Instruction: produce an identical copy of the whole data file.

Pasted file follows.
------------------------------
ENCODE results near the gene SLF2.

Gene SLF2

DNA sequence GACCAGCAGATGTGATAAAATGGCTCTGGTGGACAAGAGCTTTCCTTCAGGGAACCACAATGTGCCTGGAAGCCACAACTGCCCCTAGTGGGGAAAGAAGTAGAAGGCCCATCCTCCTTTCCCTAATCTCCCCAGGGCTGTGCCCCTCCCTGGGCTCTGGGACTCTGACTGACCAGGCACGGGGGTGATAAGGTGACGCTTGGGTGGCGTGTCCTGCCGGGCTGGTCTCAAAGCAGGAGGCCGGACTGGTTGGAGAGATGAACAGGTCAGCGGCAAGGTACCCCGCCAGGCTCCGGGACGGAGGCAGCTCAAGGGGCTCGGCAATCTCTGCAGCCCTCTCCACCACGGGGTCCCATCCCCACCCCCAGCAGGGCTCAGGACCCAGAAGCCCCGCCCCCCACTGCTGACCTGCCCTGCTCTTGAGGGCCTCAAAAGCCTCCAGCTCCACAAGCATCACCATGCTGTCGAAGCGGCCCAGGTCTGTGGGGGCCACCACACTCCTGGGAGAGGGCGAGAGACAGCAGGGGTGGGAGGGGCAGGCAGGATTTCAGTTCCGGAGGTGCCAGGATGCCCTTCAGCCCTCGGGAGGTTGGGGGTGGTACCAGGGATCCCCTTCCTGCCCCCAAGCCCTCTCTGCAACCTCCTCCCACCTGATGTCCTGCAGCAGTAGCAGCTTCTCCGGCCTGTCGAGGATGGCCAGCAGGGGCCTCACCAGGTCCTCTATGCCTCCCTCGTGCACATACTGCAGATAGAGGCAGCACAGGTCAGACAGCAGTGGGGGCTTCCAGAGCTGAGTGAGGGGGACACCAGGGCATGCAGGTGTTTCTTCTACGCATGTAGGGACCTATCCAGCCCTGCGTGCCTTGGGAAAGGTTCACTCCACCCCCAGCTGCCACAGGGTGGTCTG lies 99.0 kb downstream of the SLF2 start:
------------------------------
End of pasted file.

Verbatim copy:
ENCODE results near the gene SLF2.

Gene SLF2

DNA sequence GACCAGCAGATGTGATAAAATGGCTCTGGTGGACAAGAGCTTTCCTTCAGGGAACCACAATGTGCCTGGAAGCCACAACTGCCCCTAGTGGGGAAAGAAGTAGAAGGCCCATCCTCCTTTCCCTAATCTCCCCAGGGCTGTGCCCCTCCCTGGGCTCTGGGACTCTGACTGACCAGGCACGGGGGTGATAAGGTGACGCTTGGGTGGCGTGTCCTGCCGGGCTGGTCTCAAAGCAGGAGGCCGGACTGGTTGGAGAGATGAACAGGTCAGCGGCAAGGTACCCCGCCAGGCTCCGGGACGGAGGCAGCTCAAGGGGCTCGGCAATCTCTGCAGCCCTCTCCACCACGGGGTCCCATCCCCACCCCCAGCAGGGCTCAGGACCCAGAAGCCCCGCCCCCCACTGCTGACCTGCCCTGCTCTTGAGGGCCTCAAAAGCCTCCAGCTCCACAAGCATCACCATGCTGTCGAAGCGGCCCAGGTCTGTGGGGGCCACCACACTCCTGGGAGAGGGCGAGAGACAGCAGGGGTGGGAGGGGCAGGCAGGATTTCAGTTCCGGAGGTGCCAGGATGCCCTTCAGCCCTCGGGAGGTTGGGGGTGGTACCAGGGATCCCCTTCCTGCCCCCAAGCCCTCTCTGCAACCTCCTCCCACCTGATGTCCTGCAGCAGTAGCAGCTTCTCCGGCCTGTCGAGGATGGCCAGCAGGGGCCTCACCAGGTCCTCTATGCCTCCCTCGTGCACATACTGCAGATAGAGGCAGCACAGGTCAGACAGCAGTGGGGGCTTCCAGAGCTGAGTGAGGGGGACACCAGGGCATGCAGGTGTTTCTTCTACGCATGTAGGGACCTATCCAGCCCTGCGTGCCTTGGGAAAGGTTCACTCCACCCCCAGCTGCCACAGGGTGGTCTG lies 99.0 kb downstream of the SLF2 start: